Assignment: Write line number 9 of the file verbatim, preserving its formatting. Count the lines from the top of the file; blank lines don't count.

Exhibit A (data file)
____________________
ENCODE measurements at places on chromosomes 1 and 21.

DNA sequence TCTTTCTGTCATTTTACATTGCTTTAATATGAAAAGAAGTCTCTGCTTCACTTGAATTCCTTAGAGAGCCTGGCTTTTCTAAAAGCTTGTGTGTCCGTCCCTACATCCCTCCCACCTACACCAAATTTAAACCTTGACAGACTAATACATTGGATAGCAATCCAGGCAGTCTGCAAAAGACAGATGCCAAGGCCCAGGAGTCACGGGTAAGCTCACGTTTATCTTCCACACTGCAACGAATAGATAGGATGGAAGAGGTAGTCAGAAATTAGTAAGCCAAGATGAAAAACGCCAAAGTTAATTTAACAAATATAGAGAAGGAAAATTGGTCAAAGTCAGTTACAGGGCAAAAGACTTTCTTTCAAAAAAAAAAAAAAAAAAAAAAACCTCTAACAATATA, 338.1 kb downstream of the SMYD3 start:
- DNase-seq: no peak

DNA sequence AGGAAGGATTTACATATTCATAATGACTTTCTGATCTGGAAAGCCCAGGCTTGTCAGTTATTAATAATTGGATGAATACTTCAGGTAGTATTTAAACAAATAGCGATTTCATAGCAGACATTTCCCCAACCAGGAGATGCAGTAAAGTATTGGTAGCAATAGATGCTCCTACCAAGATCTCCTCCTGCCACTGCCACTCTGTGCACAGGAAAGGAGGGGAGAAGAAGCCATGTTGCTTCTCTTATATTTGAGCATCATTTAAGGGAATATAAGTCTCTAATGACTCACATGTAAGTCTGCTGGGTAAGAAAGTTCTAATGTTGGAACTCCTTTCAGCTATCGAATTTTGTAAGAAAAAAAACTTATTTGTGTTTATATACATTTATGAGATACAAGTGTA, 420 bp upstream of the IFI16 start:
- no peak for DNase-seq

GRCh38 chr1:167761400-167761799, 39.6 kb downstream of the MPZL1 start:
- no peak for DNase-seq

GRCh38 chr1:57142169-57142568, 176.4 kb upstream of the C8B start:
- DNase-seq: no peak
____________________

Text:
- DNase-seq: no peak